Sweeping through all the boroughs, London Design Guide clutched in one hand acting as map and bible, I have been largely disappointed. I can appreciate the quality of current design. I just don't like most of it.
Though perhaps it is my genetic heritage shining through. No matter how long I search, how far I travel, I always end up at Skandium.
I bought a rotary telephone. Then I used it. To talk to a real live human!
I wish that I could be in Denver to celebrate, because today is especially important in the annals of history. Why? Because seventy years ago, John Aubrey Cook was born in Tennessee.
He would grow up to pursue a lifetime of service. He is a minister, therapist, husband, father, grandfather, friend. He has survived all manner of mishap yet remains serene. He is a truly spectacular person, in the most humble yet extraordinary of ways.
The government is taking away my child benefit? But I never bothered to claim it! Drat. And this is surely just the first of countless other social supports that will be destroyed in coming months.
The longer I remain alive, the more I am aware of structural barriers to success. From the vantage point of 39 years of age, it is obvious that my scummy little urchin self was not meant to accomplish much of anything. I was certainly not meant to smash my way to the other side and start shouting that I was shackled, subverted, sabotaged. What have I ever asked for?
I'll put it in bold to underscore the point:
Access to educational and employment opportunities.
No more, no less.
It is simply not acceptable that wealthy nations retain archaic class structures. We can eliminate poverty. We can create equality. Yet the electorate chooses retrograde Tories, lying Lib-Dems.
The government is going to slash and burn in an epic fashion, not because it is necessary. Oh no. They will do it for ideological reasons, and they are clever enough to spin a semi-convincing story claiming otherwise.
Don't believe the hype. Read history. Examine the facts. Hold your politicians accountable.
Move. Unpack. Repack. Move. Unpack. Repack. Help kid move. Send 50% of stuff back to (more expensive) storage. Entertaining? Not.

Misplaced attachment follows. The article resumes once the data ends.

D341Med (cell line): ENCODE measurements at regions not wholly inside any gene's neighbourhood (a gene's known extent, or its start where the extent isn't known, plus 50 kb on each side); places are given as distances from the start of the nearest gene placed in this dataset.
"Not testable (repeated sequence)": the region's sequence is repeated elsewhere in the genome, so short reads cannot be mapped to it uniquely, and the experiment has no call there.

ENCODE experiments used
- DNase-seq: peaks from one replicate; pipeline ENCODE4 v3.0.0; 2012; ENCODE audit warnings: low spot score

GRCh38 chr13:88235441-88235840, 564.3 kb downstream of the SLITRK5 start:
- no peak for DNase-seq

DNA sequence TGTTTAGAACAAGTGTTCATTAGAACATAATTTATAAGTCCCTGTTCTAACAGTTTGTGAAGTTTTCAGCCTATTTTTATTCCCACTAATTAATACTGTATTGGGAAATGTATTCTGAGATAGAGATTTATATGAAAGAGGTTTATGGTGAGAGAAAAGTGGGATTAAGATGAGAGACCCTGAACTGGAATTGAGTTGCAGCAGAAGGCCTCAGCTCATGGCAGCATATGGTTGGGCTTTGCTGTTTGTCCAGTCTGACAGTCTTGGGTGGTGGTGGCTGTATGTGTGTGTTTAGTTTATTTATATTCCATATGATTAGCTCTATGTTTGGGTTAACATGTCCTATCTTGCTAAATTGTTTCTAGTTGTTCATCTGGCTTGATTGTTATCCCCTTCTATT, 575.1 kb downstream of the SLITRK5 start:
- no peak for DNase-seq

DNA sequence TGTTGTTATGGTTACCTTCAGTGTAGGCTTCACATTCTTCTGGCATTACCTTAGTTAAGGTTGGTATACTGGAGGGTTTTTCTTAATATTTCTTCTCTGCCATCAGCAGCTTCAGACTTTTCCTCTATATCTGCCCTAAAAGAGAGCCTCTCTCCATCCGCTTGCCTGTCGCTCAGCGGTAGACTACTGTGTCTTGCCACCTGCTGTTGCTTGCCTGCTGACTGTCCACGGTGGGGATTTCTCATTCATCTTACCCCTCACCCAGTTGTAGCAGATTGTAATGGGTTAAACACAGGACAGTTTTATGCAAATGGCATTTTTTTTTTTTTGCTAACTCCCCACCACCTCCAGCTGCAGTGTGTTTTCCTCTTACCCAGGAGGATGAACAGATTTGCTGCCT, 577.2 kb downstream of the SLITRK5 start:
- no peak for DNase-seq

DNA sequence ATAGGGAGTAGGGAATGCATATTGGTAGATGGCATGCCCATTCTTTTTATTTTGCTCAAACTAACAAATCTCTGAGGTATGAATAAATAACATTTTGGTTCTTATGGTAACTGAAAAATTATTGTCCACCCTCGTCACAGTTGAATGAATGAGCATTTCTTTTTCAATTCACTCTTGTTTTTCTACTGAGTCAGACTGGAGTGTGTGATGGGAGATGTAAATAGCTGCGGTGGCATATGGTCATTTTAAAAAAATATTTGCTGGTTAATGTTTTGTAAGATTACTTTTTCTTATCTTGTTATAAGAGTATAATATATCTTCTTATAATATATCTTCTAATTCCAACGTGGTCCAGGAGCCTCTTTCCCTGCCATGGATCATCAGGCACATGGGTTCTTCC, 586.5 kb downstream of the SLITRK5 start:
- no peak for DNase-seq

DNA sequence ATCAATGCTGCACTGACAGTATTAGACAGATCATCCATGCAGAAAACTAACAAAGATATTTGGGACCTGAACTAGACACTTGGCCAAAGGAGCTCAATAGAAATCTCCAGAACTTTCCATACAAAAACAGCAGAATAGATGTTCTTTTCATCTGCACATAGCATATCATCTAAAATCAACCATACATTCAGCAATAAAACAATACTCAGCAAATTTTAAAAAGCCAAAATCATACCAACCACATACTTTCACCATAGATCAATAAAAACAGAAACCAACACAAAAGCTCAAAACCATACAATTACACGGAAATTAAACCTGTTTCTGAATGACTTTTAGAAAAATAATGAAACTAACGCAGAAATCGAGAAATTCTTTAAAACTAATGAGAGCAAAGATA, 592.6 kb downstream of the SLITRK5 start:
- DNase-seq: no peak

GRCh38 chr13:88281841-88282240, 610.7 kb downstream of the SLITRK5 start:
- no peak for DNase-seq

My arms are thrashed from all the work, but most of the clutter has been conquered. I have sorted, sifted, allocated, pondered. And, as always, the archives are my enemy.
I suppose I keep it all because my life has been so improbable. Photographs, letters, transcripts, are all that is left to prove facts I'm only halfway convinced are true.
This epic move to the Big City has detracted from the more urgent fact that my kid is leaving home for university.
Dismay! Regret! Poignant moments galore!
She has been camping amidst the boxes in my living room while trying to find a flat. What, you say - shouldn't she have a dorm room? Why no. That would be too civilised. Apparently freshers (many literally fresh from the countryside) should be able to magically conjure accommodation without any assistance or advice from the institution, in the most expensive city on the planet.
Lucky the girl has me, not least my obsessive research skills. I've spent the last few days haunting online advertisements to sort wheat from chaff, or rather, legit from fake, pandering & prostitution from innocence & ineptitude. Difficult does not begin to describe the task.
With a last fervid push of assistance from Byron we finally sorted it out. She has a place fourteen minutes walk away, in a household more reminiscent of The Young Ones than I thought possible in real life.
4, 3, 2, 1, watch out world, Mina is launched!
A review of the former lives dragged out of storage shows that I own a really nice oak desk, a fine pressed wood rocker, a scientific cabinet, an Eames chair, some Wegner couches, and assorted bits both practical and pertinent.